By Jan NorrisThe locavore movement — that group that espouses eating foods produced closer to home — is catching on, with the benefits to farmers, cooks and the environment. Reducing the travel time between harvest and market means fresher and more nutritious foods. Shortening the transport means cleaner air. And farmers, ranchers, and small food producers who get an enthusiastic response for their products are more likely to grow more and expand — so it’s a winning proposition for all. South Palm Beach County is lucky to have a number of outlets for fresh foods, including greenmarkets and U-picks, the unique Oceanside Greenmarket Café (where locals cook and produce foods unique to their kitchens in a business incubator program), and the community farms where the foods are packed and delivered to residents in a subscription sale. In its 11th year, the Delray Greenmarket continues to offer a whole meal’s worth of foods at one-stop shopping on Saturdays. Held in the street on Southeast Fourth Avenue off Atlantic Avenue, it provides cooks with fresh seafoods,vegetables, produce and flowers for the tables. The second edition of the
Greenmarket cookbook is out ($14.95, available at the Community Redevelopment
offices), with recipes that use the products at the market.
people here,” said Sherry Johnson, Community Caring Center director, who
shepherded the project that gives a leg up to locals wanting to start a small
food business or begin a culinary career. “Phillip Herman is our amazing Sunday
brunch chef. Allison Zimmer does the best gourmet cookies … Athena Holmes is
our resident vegan chef, Cherl Anderson has just started her juice bar and is
squeezing fresh wheatgrass and others,” Johnson said. There’s Italian foods
from Patty and Larry Korn, Marcia and Jim Tong are behind “Mia Cosina” — a
Peruvian and Brazilian cuisine served in the café.
As for fresh produce, the market supports the organic farm behind the Greenmarket, and they buy from local growers like Aldeman Farms, a backyard organic farmer.
“We have organic tomatoes, bok choy, green peppers — a number of other
vegetables right now,” she said.
At Lake Worth's Oceanside Farmer's Market, vendors sell everything from cookies to cucumbers, honey to honeybells — all produced locally. A focus on "artisan" foods is here, with local bakers, growers and florists selling their products. The Saturday market continues through May in the parking lot behind John G's in Lake Worth at A1A.
They’ve made it convenient and family friendly — the beds are raised and
everyone’s given a pail and pair of scissors to clip berries neatly. The paths
are lined with clean gravel, a bench-filled area is available for those who
don’t want to pick and there’s plenty to see in the small park surrounding the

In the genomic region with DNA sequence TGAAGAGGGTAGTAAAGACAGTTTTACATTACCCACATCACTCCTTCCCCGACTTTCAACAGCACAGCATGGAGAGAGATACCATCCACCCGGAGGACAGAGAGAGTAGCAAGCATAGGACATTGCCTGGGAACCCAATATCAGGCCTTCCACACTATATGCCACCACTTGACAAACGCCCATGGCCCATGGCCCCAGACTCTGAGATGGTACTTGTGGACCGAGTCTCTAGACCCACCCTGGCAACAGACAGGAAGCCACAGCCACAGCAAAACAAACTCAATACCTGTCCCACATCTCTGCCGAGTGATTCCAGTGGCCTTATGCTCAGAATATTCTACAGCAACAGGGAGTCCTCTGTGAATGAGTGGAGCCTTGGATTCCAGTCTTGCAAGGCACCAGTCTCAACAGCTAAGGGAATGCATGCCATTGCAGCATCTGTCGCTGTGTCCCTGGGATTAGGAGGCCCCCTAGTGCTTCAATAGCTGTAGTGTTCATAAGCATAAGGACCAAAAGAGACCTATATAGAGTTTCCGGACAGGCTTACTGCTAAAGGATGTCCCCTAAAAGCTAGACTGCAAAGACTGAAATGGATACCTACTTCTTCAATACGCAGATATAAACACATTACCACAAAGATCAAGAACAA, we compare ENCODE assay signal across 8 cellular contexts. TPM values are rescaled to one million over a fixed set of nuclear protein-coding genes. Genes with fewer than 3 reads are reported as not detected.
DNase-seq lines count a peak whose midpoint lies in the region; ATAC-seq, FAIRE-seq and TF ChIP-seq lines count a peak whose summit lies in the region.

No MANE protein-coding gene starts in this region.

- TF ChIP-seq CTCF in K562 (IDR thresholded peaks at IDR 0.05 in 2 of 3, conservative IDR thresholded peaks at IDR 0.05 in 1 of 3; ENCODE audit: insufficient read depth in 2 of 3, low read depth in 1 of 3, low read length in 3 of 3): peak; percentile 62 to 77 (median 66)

rows of edibles.
It’s a Community Supported Agriculture project run by Nancy Roe. Residents who want fresh produce delivered buy a share of the farm in August. For 34 weeks, they benefit from her harvests at the west Boynton farm. Boxes of mixed vegetables are delivered to your home or office. The popular program sells out every season, however, so you must reserve a subscription in August before the farm is planted. There’s no guarantee; you are partnering with Roe and whatever happens at her farm happens to your subscription (i.e., a hurricane). It’s a unique way to participate in local farming.The latest food program is the Rise and Shine produce and grocery project run by the Boys & Girls Club in Delray Beach. For $30, those in need can pick up bags of fresh produce, staples and prepared foods twice a month. Rorabeck’s Produce supports the program that kicked off in early March with a grant from the Quantum Foundation. Lottie Gatewood, director of development for the youth
group, says teens from the Boys and Girls Club help run it, with adult support.
“Our goal is to give a hand up — not a hand out,” she said.
Jan Norris is a freelance writer and editor. For more recipes for seasonal produce, log on to JanNorris.com
Here's a recipe for Very Berry Strawberry Syrup
If You Go
Delray Beach Greenmarket: Along Southeast Fourth Avenue, south of Atlantic Avenue, Saturdays, 8 a.m.-1 p.m. through MayOcean Avenue Green Market and Café: 129 E. Ocean Ave., Boynton Beach. Greenmarket open Friday-Sunday, 10 a.m. to 3 p.m.; Café and marketplace open for lunch and dinner, Monday-Saturday, 11 a.m. to 10 p.m.; Sunday, brunch only, 10 a.m. to 3 p.m.
Green Gourmet: 16950 Jog Road (Shoppes of Addison Place), Delray Beach. (561) 455-2466. Open Monday-Saturday, 11 a.m. to 8 p.m.; Sunday, 11 a.m. to 6 p.m. Greenmarke, Sundayt: 11 a.m. to 4 p.m.
Green Cay Farms: Subscription farm information at www.veggies4u.com; (561) 638-2755. New subscriptions taken beginning Aug. 2, 2010.
Rise and Shine Food Co-Op: Naoma Donnelly Boys and Girls Club, 1451 SW. Seventh St., Delray Beach. Food distribution first and third Saturdays of the month; orders due Thursday before Saturday pick-up. For information: (561) 279-0251.
Oceanside Farmer's Market: A1A at Lake Avenue (behind John G's), Lake Worth. Hours: Saturdays, 8 am - 1 pm.